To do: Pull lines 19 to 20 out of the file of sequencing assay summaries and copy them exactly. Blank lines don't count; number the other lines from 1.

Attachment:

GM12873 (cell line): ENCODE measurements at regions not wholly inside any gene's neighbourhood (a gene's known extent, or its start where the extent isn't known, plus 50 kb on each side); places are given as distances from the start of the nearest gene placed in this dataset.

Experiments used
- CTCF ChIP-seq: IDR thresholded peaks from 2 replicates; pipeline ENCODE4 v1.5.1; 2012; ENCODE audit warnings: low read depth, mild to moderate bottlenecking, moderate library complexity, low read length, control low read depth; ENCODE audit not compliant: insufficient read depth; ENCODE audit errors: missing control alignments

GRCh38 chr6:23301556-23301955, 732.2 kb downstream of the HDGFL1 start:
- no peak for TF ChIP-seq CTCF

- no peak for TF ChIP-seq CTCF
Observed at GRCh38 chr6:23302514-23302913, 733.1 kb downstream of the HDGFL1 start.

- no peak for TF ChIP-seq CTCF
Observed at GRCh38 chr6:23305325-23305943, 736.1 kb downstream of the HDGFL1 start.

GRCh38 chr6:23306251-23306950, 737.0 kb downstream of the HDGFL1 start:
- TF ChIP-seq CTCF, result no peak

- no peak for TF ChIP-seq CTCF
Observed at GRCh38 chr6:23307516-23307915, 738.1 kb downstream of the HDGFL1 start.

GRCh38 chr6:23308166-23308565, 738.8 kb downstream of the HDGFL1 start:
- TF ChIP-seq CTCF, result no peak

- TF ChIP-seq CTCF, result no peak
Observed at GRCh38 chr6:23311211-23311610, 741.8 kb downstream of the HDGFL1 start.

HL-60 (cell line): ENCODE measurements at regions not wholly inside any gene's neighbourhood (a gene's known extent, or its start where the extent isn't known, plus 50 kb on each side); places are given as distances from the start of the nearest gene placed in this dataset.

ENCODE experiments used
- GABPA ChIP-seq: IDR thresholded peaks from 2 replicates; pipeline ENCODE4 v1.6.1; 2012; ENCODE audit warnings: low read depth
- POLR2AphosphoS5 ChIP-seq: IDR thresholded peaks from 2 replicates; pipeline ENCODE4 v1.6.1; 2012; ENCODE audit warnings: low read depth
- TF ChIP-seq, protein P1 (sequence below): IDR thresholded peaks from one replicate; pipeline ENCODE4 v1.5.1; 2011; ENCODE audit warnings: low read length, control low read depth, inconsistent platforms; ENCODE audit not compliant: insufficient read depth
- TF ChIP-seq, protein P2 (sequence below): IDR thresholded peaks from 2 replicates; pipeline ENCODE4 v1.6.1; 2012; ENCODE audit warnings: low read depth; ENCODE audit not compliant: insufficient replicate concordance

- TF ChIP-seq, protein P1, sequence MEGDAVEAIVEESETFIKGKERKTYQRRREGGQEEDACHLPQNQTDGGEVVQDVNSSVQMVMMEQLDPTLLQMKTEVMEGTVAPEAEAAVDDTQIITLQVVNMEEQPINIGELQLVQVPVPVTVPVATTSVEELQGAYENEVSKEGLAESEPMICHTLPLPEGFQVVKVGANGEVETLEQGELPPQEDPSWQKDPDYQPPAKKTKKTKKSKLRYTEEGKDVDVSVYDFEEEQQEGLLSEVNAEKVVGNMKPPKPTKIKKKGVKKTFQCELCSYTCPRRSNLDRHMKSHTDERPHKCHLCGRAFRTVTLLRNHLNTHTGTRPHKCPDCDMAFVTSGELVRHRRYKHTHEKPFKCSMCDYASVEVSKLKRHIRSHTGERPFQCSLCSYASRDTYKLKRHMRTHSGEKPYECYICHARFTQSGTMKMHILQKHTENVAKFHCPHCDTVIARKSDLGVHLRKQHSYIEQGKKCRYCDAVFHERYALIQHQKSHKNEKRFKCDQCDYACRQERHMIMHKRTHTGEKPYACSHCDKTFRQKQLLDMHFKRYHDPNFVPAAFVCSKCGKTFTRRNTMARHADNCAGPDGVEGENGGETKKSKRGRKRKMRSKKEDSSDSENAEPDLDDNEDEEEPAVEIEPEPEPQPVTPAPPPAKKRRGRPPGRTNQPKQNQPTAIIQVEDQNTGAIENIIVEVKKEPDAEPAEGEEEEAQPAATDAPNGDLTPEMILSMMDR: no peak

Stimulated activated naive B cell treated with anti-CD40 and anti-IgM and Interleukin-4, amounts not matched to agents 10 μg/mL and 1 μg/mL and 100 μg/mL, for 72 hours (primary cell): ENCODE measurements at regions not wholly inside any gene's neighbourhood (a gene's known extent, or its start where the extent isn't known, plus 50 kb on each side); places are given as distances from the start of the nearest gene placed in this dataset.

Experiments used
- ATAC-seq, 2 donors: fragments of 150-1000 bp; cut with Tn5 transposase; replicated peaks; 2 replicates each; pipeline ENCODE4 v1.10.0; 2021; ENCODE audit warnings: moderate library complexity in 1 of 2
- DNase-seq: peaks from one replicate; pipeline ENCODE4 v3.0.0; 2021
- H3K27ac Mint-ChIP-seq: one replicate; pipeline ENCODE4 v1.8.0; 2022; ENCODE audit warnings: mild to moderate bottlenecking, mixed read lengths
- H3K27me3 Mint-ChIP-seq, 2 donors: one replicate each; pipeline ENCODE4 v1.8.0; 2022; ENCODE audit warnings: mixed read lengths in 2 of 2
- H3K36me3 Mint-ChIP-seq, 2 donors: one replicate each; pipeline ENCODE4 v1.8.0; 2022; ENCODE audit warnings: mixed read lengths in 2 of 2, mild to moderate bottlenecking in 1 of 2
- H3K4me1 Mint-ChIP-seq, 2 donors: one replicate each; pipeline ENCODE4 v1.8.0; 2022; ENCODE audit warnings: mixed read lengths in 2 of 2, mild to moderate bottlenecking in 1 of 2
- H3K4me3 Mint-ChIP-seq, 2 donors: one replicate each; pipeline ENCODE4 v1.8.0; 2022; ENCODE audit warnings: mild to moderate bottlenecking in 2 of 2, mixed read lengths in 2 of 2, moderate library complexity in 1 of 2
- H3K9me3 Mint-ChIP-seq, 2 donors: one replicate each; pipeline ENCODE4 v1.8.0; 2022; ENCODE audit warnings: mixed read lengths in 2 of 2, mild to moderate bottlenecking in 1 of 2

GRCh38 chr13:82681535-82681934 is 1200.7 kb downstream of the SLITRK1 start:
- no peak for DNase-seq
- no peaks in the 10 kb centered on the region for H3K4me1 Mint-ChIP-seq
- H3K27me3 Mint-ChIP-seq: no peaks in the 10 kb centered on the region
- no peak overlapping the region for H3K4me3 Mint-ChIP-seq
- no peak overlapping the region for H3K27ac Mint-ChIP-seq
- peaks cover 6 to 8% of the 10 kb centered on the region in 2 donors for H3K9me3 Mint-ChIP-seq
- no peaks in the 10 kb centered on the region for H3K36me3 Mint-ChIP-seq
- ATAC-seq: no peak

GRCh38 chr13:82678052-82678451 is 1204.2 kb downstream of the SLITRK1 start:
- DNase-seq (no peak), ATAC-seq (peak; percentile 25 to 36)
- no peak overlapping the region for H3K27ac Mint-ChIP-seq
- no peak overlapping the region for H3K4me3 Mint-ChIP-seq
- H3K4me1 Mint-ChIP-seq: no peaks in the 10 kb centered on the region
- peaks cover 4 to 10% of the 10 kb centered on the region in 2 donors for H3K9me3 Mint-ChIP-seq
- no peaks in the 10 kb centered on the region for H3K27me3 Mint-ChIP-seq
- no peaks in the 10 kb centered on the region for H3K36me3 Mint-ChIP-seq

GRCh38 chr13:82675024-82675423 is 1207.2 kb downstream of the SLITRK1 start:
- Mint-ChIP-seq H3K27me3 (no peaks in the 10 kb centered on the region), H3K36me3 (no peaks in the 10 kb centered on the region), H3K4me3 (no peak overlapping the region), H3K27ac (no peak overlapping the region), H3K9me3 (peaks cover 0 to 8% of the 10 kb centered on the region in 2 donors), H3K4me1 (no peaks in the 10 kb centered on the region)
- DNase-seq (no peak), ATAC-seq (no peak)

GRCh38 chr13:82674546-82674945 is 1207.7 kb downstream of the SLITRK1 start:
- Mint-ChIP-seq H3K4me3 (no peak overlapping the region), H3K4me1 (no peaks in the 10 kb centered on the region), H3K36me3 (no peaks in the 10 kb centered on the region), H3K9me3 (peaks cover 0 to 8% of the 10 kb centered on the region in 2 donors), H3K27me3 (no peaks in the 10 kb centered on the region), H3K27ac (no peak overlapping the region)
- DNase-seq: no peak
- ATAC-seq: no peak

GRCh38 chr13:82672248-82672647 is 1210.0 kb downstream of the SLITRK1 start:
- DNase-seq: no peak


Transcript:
ENCODE experiments used
- GABPA ChIP-seq: IDR thresholded peaks from 2 replicates; pipeline ENCODE4 v1.6.1; 2012; ENCODE audit warnings: low read depth